mailing list archives
RE: Growing Bad Practice with Login Forms
From: "Mark Curphey" <mark () curphey com>
Date: Tue, 27 Jul 2004 10:34:02 -0400
I guess I didn't do a clear job of explaining my issue.
It is true if it is sent via HTTPS the SSL negotiation takes place before
the HTTP happens so it wouldn't be sent. In that example as I mentioned it
is (I checked the HTML post location and it was).
But a phisher can easily create a site that looks exactly the same as the
original and claims to be submitting the page to an SSL location using the
icon. The form actually gets submitted to the phishers site and he captures
the username and password (no SSL so no browser error, just the padlock icon
The correct flow should be as follows.
User should validate who is asking for the username and password (SSL auth)
When satisfied it is a valid request he can send his shared secret to the
3rd party who validates it and accepts or rejects user authn
In the bad sites the user assumes it using SSL but doesn't know it isn't
until its too late (or he / she checked the HTML (which won't happen))
Sure the good site could request the username and password from a SSL served
page and then submit it to a non-SSL phishing site but at that point you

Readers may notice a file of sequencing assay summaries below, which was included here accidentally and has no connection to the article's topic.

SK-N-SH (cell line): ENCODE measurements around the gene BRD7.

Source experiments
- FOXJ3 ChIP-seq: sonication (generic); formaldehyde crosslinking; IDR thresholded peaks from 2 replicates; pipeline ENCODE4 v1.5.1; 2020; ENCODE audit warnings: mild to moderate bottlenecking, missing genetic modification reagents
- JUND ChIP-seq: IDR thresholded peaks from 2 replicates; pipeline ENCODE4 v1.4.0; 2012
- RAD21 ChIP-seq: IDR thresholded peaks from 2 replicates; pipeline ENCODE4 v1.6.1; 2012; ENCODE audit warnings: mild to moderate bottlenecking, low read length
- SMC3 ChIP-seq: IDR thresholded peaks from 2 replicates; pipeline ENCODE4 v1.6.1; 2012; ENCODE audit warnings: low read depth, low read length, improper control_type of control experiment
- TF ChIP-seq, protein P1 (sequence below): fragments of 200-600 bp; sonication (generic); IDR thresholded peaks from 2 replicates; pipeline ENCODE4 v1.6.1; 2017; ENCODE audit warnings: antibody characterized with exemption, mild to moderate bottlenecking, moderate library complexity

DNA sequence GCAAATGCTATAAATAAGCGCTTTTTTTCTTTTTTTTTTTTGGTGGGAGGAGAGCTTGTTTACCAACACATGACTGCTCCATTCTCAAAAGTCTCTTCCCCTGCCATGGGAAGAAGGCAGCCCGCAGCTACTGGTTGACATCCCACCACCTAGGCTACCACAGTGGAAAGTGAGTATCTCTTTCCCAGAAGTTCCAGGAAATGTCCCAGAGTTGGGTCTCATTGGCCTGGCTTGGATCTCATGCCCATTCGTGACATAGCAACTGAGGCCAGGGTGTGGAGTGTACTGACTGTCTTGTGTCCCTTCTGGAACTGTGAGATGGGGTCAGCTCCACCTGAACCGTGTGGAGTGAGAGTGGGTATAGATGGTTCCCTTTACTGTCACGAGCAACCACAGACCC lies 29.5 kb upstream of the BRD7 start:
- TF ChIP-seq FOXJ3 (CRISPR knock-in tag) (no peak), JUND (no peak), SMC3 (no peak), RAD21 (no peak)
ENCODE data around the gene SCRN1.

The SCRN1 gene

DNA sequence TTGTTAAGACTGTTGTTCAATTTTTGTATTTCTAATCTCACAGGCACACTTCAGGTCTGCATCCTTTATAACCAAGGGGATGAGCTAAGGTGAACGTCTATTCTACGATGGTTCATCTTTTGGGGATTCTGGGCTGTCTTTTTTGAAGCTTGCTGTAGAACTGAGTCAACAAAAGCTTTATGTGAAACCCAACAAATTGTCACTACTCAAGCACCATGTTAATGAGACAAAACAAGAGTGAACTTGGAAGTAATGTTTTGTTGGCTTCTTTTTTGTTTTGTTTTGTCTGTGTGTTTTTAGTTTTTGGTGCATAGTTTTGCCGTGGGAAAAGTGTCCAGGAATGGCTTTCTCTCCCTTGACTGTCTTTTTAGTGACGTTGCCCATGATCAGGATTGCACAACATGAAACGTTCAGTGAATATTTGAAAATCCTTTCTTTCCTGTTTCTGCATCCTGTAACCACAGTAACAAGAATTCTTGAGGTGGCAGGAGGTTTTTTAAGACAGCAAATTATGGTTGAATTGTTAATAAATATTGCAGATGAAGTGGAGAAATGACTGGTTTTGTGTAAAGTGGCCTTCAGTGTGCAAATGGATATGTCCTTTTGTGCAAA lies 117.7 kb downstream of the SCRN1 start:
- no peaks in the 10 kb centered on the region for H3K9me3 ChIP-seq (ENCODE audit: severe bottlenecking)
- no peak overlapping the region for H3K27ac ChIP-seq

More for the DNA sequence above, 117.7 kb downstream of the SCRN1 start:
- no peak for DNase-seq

knew who did it.
Its like those ATM's in corner shops. I am not putting my ATM card in one to
see if it connects to the banks ATM network with my PIN. By the time I
realize it wasn't a Bank of X ATM its too late. I want to only put my card
into genuine bank ATM's (not a good analogy as verifying the authenticity of
an ATM is not a minor problem and out of scope here but ...)
If users continue to happily submit usernames and passwords to
http://bankx.com, Average Joe will continue to fall prey to phishing scams
From: Konstantin Ryabitsev [mailto:icon () phy duke edu]
Sent: Tuesday, July 27, 2004 10:12 AM
To: Mark Curphey
Cc: webappsec () securityfocus com
Subject: Re: Growing Bad Practice with Login Forms
On Tue, 2004-07-27 at 09:55 -0400, Mark Curphey wrote:
But at that point its too late. The check for server authentication is
done after I have sent by username and password. This IMHO is a bad
practice that has started to creep into other sites including online
Not really. SSL verification is done before the HTTP headers are sent to the
server (same reason why you can't have name-based SSL virtual hosting), so
if there is SSL cert mismatch, your browser will alert you and if you cancel
the connection then, the server won't see any of your data.
In fact, presenting the login form on the SSL page won't win you anything,
since there is no guarantee that you will submit your data to the same
SSL-enabled server than the one that sent you the login form.
Duke University Physics
RE: Growing Bad Practice with Login Forms Mark Curphey (Jul 27)
Re: Growing Bad Practice with Login Forms Ian (Jul 27)